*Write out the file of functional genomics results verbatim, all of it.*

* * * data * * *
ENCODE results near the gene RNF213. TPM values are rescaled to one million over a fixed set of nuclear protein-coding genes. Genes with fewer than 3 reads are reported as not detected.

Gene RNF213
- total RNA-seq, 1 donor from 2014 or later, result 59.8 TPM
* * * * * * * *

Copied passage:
ENCODE results near the gene RNF213. TPM values are rescaled to one million over a fixed set of nuclear protein-coding genes. Genes with fewer than 3 reads are reported as not detected.

Gene RNF213
- total RNA-seq, 1 donor from 2014 or later, result 59.8 TPM